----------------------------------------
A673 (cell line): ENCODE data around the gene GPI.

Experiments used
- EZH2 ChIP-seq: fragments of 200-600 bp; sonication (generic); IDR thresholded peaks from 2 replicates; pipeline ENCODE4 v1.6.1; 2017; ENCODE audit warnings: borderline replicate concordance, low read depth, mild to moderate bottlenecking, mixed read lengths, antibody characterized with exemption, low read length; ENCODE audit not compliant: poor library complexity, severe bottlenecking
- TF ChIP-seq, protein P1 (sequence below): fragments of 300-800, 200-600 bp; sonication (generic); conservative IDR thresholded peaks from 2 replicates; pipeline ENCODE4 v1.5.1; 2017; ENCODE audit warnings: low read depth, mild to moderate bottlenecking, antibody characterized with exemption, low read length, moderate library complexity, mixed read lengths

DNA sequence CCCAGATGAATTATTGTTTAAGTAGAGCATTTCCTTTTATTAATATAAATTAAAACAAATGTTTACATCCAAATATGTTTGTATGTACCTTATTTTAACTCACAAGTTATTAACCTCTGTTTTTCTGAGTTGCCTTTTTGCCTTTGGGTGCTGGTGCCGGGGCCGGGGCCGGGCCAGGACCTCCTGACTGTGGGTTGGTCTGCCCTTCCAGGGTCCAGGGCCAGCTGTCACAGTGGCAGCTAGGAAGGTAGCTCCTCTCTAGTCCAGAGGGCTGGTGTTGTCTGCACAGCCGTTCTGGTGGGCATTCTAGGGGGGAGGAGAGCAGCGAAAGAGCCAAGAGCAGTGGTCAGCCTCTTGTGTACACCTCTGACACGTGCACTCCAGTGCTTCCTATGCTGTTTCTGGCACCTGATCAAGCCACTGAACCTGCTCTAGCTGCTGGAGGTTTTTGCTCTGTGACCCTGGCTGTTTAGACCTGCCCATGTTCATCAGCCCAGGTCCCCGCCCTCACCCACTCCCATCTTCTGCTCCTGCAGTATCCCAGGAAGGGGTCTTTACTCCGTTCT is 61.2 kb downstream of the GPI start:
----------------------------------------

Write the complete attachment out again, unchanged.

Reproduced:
A673 (cell line): ENCODE data around the gene GPI.

Experiments used
- EZH2 ChIP-seq: fragments of 200-600 bp; sonication (generic); IDR thresholded peaks from 2 replicates; pipeline ENCODE4 v1.6.1; 2017; ENCODE audit warnings: borderline replicate concordance, low read depth, mild to moderate bottlenecking, mixed read lengths, antibody characterized with exemption, low read length; ENCODE audit not compliant: poor library complexity, severe bottlenecking
- TF ChIP-seq, protein P1 (sequence below): fragments of 300-800, 200-600 bp; sonication (generic); conservative IDR thresholded peaks from 2 replicates; pipeline ENCODE4 v1.5.1; 2017; ENCODE audit warnings: low read depth, mild to moderate bottlenecking, antibody characterized with exemption, low read length, moderate library complexity, mixed read lengths

DNA sequence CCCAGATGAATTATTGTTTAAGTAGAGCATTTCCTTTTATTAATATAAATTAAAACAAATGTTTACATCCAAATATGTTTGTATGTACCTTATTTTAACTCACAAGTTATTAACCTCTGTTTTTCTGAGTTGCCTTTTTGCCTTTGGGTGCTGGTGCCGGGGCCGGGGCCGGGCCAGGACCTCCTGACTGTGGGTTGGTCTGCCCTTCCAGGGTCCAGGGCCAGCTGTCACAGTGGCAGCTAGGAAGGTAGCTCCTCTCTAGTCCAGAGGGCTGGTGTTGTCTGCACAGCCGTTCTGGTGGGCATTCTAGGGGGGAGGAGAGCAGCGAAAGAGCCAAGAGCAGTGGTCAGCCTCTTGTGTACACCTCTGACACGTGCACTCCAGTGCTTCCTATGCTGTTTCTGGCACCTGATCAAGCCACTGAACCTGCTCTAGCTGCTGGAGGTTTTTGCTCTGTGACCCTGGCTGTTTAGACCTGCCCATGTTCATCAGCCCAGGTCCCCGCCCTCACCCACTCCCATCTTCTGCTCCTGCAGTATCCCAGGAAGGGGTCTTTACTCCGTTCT is 61.2 kb downstream of the GPI start: